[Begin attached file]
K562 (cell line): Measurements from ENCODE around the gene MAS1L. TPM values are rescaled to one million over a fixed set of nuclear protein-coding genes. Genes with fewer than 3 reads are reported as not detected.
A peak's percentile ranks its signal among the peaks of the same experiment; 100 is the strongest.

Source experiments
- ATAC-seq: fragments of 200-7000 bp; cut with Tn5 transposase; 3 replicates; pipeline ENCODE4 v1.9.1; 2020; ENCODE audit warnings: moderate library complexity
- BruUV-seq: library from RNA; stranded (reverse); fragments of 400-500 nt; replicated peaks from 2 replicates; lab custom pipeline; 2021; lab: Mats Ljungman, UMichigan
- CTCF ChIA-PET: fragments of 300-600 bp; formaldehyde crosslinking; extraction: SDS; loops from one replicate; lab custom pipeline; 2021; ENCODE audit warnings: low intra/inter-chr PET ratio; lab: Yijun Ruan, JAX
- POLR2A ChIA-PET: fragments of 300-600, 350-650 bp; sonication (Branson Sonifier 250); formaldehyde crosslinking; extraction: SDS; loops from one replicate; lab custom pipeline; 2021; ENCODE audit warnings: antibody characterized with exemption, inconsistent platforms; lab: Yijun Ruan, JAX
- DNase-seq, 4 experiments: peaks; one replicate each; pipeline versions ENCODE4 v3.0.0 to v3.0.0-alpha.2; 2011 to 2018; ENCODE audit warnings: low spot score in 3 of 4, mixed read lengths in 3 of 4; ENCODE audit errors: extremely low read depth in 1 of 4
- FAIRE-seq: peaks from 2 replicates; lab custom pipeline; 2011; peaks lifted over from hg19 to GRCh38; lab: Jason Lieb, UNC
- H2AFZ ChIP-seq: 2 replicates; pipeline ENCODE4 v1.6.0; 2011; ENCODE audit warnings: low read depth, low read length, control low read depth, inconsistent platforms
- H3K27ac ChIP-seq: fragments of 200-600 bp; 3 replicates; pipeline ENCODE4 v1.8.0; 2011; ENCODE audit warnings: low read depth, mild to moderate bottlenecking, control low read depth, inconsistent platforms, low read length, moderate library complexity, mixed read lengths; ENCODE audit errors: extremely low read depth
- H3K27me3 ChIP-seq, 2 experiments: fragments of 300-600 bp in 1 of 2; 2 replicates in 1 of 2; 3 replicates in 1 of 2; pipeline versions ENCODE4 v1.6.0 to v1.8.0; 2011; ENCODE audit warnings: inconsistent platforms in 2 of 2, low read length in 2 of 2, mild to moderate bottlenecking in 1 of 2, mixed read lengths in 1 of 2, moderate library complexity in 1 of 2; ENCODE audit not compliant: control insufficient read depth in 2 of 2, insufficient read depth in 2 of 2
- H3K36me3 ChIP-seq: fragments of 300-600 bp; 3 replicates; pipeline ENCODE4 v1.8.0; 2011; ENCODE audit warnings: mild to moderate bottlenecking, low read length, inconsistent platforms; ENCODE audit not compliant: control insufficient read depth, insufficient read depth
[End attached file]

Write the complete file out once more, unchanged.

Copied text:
K562 (cell line): Measurements from ENCODE around the gene MAS1L. TPM values are rescaled to one million over a fixed set of nuclear protein-coding genes. Genes with fewer than 3 reads are reported as not detected.
A peak's percentile ranks its signal among the peaks of the same experiment; 100 is the strongest.

Source experiments
- ATAC-seq: fragments of 200-7000 bp; cut with Tn5 transposase; 3 replicates; pipeline ENCODE4 v1.9.1; 2020; ENCODE audit warnings: moderate library complexity
- BruUV-seq: library from RNA; stranded (reverse); fragments of 400-500 nt; replicated peaks from 2 replicates; lab custom pipeline; 2021; lab: Mats Ljungman, UMichigan
- CTCF ChIA-PET: fragments of 300-600 bp; formaldehyde crosslinking; extraction: SDS; loops from one replicate; lab custom pipeline; 2021; ENCODE audit warnings: low intra/inter-chr PET ratio; lab: Yijun Ruan, JAX
- POLR2A ChIA-PET: fragments of 300-600, 350-650 bp; sonication (Branson Sonifier 250); formaldehyde crosslinking; extraction: SDS; loops from one replicate; lab custom pipeline; 2021; ENCODE audit warnings: antibody characterized with exemption, inconsistent platforms; lab: Yijun Ruan, JAX
- DNase-seq, 4 experiments: peaks; one replicate each; pipeline versions ENCODE4 v3.0.0 to v3.0.0-alpha.2; 2011 to 2018; ENCODE audit warnings: low spot score in 3 of 4, mixed read lengths in 3 of 4; ENCODE audit errors: extremely low read depth in 1 of 4
- FAIRE-seq: peaks from 2 replicates; lab custom pipeline; 2011; peaks lifted over from hg19 to GRCh38; lab: Jason Lieb, UNC
- H2AFZ ChIP-seq: 2 replicates; pipeline ENCODE4 v1.6.0; 2011; ENCODE audit warnings: low read depth, low read length, control low read depth, inconsistent platforms
- H3K27ac ChIP-seq: fragments of 200-600 bp; 3 replicates; pipeline ENCODE4 v1.8.0; 2011; ENCODE audit warnings: low read depth, mild to moderate bottlenecking, control low read depth, inconsistent platforms, low read length, moderate library complexity, mixed read lengths; ENCODE audit errors: extremely low read depth
- H3K27me3 ChIP-seq, 2 experiments: fragments of 300-600 bp in 1 of 2; 2 replicates in 1 of 2; 3 replicates in 1 of 2; pipeline versions ENCODE4 v1.6.0 to v1.8.0; 2011; ENCODE audit warnings: inconsistent platforms in 2 of 2, low read length in 2 of 2, mild to moderate bottlenecking in 1 of 2, mixed read lengths in 1 of 2, moderate library complexity in 1 of 2; ENCODE audit not compliant: control insufficient read depth in 2 of 2, insufficient read depth in 2 of 2
- H3K36me3 ChIP-seq: fragments of 300-600 bp; 3 replicates; pipeline ENCODE4 v1.8.0; 2011; ENCODE audit warnings: mild to moderate bottlenecking, low read length, inconsistent platforms; ENCODE audit not compliant: control insufficient read depth, insufficient read depth